However, the mammogram showed, in addition to an oval subcutaneous opacity very well limited and in agreement with the clinical diagnosis, a cluster of punctiform and dusty calcifications, at a distance from this nodule, distributed in half a dozen small foci with numerous tight elements, without densification or associated architectural distortion. The conclusion of this first encounter, for a benign pattern, is the probable presence of a "right retro-mammary intraductal carcinoma, a histology is necessary."

As this lady was followed by a homeopathic doctor who was very close to his patients, no instructions for treatment were given, except for the conclusion reported above. Without any news during the following months, I wrote to my colleague: Mrs. PL was indeed undergone surgery, and the answer was "positive."

Having obtained the operative and histological reports, I learned that it was a 6 mm infiltrating ductal carcinoma, with more than 2 mm clean surgical margins. The peripheral intra-ductal contingent had fine regular calcifications, and it comes into contact with the limits of the excision. The second stage dissection (no initial extemporaneous examination, as this was a simple surgical biopsy of micro-calcifications [we were in 1999]), associated with the resection of the tumor bed, showed: no tumor residue and a negative dissection of the 3 layers (0/15).

September 1999: first postoperative follow-up at 6 months. This examination was satisfactory, with a trivial area of steatonecrosis at the surgical site. A new appointment is given at 6 months, classical surveillance.

June 2000: follow-up 14 months after the initial surgery.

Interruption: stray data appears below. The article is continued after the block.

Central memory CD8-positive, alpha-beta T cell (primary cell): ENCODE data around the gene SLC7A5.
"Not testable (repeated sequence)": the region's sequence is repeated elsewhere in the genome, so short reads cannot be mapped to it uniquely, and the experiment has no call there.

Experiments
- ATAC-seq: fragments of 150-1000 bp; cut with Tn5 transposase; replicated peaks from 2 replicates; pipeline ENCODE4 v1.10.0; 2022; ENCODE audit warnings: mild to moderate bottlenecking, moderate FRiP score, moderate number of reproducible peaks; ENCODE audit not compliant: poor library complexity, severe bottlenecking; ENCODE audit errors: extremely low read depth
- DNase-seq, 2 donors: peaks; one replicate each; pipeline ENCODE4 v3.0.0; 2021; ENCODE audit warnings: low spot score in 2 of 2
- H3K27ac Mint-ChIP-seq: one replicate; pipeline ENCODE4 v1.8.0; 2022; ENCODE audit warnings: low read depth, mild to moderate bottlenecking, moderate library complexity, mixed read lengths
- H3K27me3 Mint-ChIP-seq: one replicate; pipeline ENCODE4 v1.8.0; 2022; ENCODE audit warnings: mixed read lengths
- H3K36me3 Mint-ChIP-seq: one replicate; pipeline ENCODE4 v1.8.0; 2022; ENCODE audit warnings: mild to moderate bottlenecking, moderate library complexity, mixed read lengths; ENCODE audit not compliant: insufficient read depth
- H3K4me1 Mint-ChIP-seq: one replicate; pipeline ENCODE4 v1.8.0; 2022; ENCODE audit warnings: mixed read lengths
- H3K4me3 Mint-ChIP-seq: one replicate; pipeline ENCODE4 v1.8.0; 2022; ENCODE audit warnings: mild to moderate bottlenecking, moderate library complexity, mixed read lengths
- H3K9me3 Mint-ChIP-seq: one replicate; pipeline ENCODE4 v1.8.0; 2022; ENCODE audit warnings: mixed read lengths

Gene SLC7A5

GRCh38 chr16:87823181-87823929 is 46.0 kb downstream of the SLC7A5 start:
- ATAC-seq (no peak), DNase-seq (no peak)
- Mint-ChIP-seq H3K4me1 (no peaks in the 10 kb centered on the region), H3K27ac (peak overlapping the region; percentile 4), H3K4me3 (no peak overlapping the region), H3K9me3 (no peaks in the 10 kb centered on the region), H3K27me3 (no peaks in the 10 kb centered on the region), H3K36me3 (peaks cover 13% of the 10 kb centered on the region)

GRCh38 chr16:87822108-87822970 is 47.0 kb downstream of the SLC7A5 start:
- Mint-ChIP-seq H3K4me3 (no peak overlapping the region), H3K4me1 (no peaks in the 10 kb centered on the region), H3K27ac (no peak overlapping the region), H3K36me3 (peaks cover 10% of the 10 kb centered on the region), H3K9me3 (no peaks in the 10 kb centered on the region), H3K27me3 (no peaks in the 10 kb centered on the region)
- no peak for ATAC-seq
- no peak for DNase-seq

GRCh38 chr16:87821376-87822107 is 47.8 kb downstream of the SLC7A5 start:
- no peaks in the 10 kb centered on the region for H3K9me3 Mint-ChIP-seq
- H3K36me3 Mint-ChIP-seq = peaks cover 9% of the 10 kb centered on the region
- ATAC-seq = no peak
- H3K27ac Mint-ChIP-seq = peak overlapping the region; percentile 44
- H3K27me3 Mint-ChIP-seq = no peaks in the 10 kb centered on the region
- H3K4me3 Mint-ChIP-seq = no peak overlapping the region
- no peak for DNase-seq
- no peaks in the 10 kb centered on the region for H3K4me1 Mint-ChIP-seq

Mrs. PL stated that she had not consulted an oncologist. She was afraid of radiation and would not do it, advised by her homeopathic doctor, who considered it useless to do radiation "for nothing" as the results of the tumour bed resection and curage were normal.

Mrs. PL will then scrupulously return, every year in June, for 12 years. In 2011, she informed me that she was getting divorced. The following year the imaging was transformed: a micro opacity, not significant until then, doubled in volume, appeared spiculated, and measured 6 mm on ultrasound. Same breast, close to the initial bed. The cytopunction immediately shows a cellular mass characteristic of carcinoma, and it is, therefore, a recurrence in situ. Reoperation is necessary.

July 2012: Mrs. PL chooses not to see her initial surgeon again and to consult a Parisian celebrity. The surgery performed in July 2012 will be limited to a "large quadrantectomy," as the patient refused the recommended mastectomy. Despite this, the histology of the surgical specimen is... negative: the pathologist did not find any tumor proliferation.

October 2012: when Mrs. PL comes back for a new postoperative check-up at 3 months, I discover this "discrepancy": I question - Mrs. PL also finds out, and I end up choking... Because I have absolute faith in my puncture method and the accurate reading of my cytopathologist, trained at the Zajdela school of the Curie Institute: where is the error? The MRI will show the persistence of an intense and early enhancement corresponding to the sought-after lesion. My ultrasound found the mitotic gap, unchanged, of 6 mm. The conclusion is evident with a sigh: the lesion has remained in place.

November 2012: the patient is then reoperated in the same Parisian clinic: "right hemi-mastectomy," taking away the spotting hook. One could see in this hemi-mastectomy either a certain " broadness " of the surgeon, perhaps embarrassed by this involuntary reoperation, or a poorly mastered spotting technique? What is certain is that the histological analysis still does not show the tumour lesion but rather ordinary inflammatory changes. This recurrent discordance still does not raise any metaphysical question.